For the entire article please see: Fast food hurts pregnancy chances, increases infertility, study says

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The HealthCare Too model provides for a collaborative holistic care approach to health. We look for articles and knowledge to help consumers and their care teams make holistic health decisions and also shop for the best deals in holistic health so you can find them here! We appreciate the value of surgery and pharmaceuticals but want to make more paths available for your HealthCare Too. See our model for Holistic Health for more information!

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Life Changes Lifestyle– Ayurvedic Supplements for Menopause: Do They Work?

Life Changes Lifestyle

Life Changes LifestyleMany women contemplate that phase of Life when they undergo “The Change”. Menopause is natural, if inconvenient and sometimes unpleasant. As with many conditions, how we choose to address menopause matters greatly. Quite simply, life changes lifestyle. What we did at age 10 is different from age 20 and is different from age 50 or 60 or 70. As we change, so must our lifestyles.

This does NOT mean “slow down”, “sit in a rocking chair”, “wait for the end”. It means listening to Life and mindfully adjusting your lifestyle decisions, much like the Tai Chi master listens to her opponent before letting an incoming punch dissipate harmlessly into an empty space. When we listen and act in concert with our bodies, minds, spirits then well-being is easier to maintain… regardless of chronological age. When life changes lifestyle, it is up to us to engage or hide.

What my mom had always lamented as “the change of life” was now in full force in me. I wanted relief, but I also became interested in the nature of aging and looking at different modalities to ease its effects. I sought out approaches ranging from traditional Western medicine to acupuncture to Ayurveda.

Ayurvedic medicine, as practiced in India, is one of the oldest systems of medicine in the world, according to the National Center for Complementary and Integrative Health. The term Ayurveda combines the Sanskrit words ayur (life) and veda (science or knowledge).

When I discussed my mid-life concerns with an Ayurvedic doctor, he suggested I make some lifestyle changes including drinking a special tea, going to bed earlier and embracing a healthy diet that included certain warm and nourishing foods. He also recommended an Ayurvedic supplement. After getting the OK from my primary care physician, I ordered the pills.

The supplement contained herbs including shatavari (a species of asparagus) and vidarikanda (a plant with tuberous roots). It offered to boost energy and stamina as well as lessen menopause symptoms, stabilize mood, and enhance cognitive skills.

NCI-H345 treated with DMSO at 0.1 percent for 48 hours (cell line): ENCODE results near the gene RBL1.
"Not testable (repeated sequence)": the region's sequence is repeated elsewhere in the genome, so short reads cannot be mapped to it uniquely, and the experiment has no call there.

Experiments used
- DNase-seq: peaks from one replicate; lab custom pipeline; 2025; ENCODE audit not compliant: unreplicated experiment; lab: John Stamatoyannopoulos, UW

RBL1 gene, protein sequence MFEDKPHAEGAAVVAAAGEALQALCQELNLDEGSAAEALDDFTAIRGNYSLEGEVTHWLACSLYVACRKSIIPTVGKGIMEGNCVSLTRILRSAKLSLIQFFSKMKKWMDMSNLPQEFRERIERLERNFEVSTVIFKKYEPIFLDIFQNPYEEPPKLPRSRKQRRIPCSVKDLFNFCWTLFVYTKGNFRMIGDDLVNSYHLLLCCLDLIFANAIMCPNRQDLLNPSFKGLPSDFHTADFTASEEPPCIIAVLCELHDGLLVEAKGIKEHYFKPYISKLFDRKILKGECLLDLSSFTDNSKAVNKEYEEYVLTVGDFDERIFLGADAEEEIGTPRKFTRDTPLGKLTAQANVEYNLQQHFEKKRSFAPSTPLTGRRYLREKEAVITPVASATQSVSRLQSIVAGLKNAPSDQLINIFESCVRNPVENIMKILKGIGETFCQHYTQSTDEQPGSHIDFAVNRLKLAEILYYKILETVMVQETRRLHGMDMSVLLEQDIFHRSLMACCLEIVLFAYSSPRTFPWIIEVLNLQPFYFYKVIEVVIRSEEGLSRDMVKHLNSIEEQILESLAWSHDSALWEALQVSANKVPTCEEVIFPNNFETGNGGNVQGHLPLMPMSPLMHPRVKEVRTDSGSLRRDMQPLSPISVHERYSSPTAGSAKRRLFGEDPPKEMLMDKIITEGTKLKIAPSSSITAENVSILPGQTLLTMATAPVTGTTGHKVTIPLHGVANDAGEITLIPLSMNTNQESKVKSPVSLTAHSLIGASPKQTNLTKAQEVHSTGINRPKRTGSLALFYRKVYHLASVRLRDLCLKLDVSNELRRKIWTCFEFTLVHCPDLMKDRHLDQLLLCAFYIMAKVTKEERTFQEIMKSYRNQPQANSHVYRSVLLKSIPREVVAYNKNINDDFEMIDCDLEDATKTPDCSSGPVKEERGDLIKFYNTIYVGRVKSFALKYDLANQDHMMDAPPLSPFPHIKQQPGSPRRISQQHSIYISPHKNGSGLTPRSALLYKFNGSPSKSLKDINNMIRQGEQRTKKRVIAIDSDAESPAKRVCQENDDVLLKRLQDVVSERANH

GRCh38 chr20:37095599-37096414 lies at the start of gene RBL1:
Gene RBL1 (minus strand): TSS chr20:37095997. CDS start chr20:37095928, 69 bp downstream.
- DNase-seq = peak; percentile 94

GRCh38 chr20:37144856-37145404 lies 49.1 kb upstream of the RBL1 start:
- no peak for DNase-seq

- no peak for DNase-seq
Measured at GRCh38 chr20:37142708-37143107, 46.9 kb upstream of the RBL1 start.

I set out to try the plan for 30 days and keep a log. But things went downhill fast. Yes, I took the pills. But I was juggling multiple work projects and ended up getting less sleep than usual. I fell off the diet after two weeks, often forgot to drink the tea, and one night after midnight found myself consuming every snack and treat in the house left over from the holidays. I wondered, would the supplement still work on its own, or would this be an epic fail?

The results: By the end of the trial, I did feel a bit more energetic, and my hot flashes seemed less intense. But overall, the effects were subtle. It’s not you, it’s me, I thought, staring at the pill bottle.

Read the entire article: Ayurvedic Supplements for Menopause: Do They Work?

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The HealthCare Too model provides for a collaborative holistic care approach to health. We look for articles and knowledge to help consumers and their care teams make holistic health decisions and also shop for the best deals in holistic health so you can find them here! We appreciate the value of surgery and pharmaceuticals but want to make more paths available for your HealthCare Too. See our model for Holistic Health for more information!

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Acupressure App May Ease Menstrual Pain, Try These Home Remedies Too!

Acupressure Eases Menstrual Pain

Acupressure Eases Menstrual PainAcupuncture points have long been used to help with menstrual pain. Acupressure eases menstrual pain as well but finding the points on the body in order to apply pressure has been a challenge. Now a new app, AKUD, helps women learn to locate the points. The clinical evidence is promising. The article also provides other remedies for menstrual pain such as several teas and massage.

A new study, conducted by researchers from Institute for Complementary and Integrative Medicine at the University of Zurich in Switzerland, shows that women who used an acupressure app reported significantly less menstrual pain than women who didn’t. The study that was published in the Journal American Journal of Obstetrics and Gynecology examines the use of a particular app called AKUD which was developed by the team itself with the help of acupressure experts from China, Germany and the U.S.

The app was designed for the target audience of women in their 20s and 30s who have seen to use their phones for various daily tasks. This made it easy for them to use an app that helps them learn about the pressure points to ease menstrual pain.

Source: Acupressure App May Ease Menstrual Pain, Try These Home Remedies Too!

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The HealthCare Too model provides for a collaborative holistic care approach to health. We look for articles and knowledge to help consumers and their care teams make holistic health decisions and also shop for the best deals in holistic health so you can find them here! We appreciate the value of surgery and pharmaceuticals but want to make more paths available for your HealthCare Too. See our model for Holistic Health for more information!